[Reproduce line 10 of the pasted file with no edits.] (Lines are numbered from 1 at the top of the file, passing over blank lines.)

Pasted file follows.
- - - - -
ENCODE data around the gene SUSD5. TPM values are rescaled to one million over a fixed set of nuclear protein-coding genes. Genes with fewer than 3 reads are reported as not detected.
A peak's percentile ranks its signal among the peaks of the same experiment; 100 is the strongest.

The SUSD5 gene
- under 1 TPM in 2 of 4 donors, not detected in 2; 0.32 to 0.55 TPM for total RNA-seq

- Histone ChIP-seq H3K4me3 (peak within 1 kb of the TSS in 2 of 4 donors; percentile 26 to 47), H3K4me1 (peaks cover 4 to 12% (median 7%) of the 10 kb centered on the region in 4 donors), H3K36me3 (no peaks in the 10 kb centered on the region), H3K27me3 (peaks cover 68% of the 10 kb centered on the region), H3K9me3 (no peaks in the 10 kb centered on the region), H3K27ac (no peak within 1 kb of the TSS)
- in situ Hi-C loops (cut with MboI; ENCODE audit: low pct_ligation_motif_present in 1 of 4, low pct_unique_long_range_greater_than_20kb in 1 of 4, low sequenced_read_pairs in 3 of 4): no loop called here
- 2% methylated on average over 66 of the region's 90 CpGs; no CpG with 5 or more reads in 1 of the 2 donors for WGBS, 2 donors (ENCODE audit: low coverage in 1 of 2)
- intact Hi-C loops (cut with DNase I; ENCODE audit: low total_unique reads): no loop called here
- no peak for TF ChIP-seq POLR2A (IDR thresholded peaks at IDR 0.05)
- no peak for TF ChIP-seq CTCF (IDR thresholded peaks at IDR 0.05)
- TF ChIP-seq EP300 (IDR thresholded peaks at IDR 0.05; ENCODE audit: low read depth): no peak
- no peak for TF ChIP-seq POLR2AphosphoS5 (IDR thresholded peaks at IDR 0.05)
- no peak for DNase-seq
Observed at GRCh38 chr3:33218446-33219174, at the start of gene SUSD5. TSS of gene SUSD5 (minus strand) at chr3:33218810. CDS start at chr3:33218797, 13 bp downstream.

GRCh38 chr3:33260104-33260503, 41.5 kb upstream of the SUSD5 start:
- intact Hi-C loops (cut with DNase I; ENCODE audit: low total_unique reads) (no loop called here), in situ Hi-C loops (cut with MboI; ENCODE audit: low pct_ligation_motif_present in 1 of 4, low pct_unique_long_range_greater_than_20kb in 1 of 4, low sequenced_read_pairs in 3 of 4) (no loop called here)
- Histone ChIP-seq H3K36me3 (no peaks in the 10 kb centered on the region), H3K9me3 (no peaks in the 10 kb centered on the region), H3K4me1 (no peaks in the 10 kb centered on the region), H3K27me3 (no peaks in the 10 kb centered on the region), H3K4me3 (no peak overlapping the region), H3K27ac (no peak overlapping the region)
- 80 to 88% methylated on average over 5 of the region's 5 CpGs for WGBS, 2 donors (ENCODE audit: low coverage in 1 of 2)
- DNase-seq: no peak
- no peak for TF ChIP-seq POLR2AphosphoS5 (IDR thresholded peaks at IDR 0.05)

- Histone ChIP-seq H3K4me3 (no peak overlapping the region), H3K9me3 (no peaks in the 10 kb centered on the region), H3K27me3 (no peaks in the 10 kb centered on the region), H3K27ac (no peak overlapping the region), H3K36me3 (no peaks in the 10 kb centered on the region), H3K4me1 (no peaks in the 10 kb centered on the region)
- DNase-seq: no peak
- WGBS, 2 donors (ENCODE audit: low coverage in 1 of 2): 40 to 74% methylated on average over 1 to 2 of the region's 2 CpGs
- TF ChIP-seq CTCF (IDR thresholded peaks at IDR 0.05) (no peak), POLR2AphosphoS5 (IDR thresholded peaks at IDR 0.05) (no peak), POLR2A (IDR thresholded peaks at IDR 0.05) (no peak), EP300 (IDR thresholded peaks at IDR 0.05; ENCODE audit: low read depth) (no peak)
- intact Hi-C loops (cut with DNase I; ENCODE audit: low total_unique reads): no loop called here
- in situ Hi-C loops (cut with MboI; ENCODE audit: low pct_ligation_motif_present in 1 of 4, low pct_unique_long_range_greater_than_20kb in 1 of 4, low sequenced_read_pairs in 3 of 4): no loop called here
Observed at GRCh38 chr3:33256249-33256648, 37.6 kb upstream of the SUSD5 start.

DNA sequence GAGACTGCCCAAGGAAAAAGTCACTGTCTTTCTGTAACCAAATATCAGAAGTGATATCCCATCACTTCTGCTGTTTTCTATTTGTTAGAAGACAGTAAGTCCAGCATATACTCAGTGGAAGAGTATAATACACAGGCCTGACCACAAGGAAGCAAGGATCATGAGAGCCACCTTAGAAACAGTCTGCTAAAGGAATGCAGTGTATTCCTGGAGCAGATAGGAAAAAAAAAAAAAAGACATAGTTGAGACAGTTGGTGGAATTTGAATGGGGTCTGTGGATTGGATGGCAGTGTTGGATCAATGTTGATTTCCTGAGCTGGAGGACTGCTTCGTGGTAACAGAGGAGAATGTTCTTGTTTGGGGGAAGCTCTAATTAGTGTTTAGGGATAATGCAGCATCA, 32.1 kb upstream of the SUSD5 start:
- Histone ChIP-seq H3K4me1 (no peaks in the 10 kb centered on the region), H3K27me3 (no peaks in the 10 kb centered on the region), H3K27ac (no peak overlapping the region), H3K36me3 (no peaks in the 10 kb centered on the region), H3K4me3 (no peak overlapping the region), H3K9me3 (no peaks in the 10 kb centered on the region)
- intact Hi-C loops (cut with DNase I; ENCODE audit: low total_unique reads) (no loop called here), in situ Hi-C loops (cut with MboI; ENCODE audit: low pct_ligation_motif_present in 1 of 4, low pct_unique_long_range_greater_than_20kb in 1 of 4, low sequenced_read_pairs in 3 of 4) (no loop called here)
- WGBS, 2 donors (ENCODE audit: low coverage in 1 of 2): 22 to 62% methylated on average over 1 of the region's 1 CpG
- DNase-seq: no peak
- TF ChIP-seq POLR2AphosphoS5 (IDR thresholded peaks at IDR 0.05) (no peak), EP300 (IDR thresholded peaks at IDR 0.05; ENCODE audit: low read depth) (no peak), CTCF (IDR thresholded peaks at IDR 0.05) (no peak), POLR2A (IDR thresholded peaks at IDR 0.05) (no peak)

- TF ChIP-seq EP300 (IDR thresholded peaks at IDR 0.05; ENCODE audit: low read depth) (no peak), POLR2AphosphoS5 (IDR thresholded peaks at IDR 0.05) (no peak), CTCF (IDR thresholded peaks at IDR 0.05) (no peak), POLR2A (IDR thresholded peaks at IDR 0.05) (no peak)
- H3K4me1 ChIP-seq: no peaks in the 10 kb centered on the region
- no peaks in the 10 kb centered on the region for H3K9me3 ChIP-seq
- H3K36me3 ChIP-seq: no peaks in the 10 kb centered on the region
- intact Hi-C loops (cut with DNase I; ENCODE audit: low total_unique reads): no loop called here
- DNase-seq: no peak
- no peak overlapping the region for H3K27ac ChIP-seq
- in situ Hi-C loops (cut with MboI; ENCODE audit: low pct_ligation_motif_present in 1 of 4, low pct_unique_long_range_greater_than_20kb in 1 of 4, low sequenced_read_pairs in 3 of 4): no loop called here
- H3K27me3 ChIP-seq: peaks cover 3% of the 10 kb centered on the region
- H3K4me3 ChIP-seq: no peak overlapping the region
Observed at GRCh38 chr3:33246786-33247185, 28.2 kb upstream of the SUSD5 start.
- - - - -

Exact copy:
- no peak for TF ChIP-seq CTCF (IDR thresholded peaks at IDR 0.05)